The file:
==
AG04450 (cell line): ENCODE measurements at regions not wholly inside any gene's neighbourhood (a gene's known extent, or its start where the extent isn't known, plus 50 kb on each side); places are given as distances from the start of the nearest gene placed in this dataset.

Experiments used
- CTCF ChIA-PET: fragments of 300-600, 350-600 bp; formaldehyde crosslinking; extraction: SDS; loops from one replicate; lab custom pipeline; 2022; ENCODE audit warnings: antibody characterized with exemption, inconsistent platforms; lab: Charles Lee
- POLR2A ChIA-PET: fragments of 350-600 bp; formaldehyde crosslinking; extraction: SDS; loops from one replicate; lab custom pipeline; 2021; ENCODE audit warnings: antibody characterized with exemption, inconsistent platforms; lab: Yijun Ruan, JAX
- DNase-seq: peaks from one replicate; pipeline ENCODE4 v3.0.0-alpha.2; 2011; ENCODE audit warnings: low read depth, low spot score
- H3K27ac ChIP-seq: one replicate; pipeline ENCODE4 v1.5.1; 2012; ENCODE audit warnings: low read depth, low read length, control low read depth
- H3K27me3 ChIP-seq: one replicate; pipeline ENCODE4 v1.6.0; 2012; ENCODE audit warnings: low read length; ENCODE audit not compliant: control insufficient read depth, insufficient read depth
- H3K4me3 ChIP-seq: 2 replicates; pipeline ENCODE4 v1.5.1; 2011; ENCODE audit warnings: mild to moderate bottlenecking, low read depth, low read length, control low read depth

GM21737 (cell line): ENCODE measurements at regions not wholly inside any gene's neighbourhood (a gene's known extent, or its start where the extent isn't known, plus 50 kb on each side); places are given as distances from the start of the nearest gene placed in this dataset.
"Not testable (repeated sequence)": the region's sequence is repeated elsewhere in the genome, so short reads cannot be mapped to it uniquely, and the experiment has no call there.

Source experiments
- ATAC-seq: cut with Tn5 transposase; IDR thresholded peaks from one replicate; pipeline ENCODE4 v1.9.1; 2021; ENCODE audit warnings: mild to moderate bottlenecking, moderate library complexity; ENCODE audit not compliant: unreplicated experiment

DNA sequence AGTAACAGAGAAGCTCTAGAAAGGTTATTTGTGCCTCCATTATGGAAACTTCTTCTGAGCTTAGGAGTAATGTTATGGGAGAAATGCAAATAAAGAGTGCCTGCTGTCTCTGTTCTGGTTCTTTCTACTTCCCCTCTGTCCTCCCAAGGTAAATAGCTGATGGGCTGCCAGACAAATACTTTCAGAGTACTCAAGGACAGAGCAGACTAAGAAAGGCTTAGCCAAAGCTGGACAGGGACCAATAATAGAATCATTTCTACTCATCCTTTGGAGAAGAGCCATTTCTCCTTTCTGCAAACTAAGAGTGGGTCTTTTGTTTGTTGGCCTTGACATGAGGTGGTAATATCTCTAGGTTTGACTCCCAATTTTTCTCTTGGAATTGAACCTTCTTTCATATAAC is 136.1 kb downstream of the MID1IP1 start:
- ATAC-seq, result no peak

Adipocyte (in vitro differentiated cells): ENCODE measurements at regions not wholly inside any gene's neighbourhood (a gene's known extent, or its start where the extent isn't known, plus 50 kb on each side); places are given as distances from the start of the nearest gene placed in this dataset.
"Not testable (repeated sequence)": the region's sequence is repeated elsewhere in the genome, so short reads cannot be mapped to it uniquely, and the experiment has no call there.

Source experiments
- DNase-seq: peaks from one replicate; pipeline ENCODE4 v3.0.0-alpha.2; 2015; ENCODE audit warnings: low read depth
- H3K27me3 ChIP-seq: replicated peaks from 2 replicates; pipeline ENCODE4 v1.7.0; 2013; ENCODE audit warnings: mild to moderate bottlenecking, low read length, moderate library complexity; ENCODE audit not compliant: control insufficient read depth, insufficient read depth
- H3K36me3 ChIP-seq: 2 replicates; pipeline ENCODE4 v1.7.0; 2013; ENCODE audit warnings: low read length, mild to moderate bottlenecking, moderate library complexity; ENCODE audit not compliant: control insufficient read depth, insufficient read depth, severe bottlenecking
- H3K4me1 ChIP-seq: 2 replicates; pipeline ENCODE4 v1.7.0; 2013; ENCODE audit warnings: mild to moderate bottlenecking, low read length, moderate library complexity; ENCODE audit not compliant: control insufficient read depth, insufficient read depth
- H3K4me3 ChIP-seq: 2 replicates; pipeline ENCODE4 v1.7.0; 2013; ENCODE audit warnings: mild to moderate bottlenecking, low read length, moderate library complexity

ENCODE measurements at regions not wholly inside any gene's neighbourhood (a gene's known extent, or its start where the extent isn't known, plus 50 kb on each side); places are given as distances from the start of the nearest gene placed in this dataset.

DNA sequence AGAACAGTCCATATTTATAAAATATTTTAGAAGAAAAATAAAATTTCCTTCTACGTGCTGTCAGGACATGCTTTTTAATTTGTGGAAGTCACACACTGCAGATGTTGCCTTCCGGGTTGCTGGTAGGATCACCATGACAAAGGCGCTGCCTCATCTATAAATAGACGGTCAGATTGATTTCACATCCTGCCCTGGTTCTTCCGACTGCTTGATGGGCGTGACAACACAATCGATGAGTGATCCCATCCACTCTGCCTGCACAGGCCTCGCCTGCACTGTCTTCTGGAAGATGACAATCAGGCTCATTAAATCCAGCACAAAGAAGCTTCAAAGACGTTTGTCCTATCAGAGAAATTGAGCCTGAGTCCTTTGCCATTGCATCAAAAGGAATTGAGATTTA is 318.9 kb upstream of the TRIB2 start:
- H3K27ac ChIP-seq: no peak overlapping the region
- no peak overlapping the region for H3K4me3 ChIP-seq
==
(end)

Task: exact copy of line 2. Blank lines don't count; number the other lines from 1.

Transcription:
Experiments used